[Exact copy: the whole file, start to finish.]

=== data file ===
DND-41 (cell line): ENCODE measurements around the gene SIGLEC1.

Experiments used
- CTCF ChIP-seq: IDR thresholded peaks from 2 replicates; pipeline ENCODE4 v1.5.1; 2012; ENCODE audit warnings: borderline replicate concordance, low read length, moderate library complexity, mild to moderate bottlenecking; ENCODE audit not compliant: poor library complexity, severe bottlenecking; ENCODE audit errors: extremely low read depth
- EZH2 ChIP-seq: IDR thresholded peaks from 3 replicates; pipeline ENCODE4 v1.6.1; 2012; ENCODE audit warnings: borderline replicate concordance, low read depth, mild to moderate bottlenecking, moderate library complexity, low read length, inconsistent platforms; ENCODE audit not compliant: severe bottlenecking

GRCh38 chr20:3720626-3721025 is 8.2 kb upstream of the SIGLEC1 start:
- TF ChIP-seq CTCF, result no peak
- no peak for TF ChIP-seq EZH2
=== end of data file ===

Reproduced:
DND-41 (cell line): ENCODE measurements around the gene SIGLEC1.

Experiments used
- CTCF ChIP-seq: IDR thresholded peaks from 2 replicates; pipeline ENCODE4 v1.5.1; 2012; ENCODE audit warnings: borderline replicate concordance, low read length, moderate library complexity, mild to moderate bottlenecking; ENCODE audit not compliant: poor library complexity, severe bottlenecking; ENCODE audit errors: extremely low read depth
- EZH2 ChIP-seq: IDR thresholded peaks from 3 replicates; pipeline ENCODE4 v1.6.1; 2012; ENCODE audit warnings: borderline replicate concordance, low read depth, mild to moderate bottlenecking, moderate library complexity, low read length, inconsistent platforms; ENCODE audit not compliant: severe bottlenecking

GRCh38 chr20:3720626-3721025 is 8.2 kb upstream of the SIGLEC1 start:
- TF ChIP-seq CTCF, result no peak
- no peak for TF ChIP-seq EZH2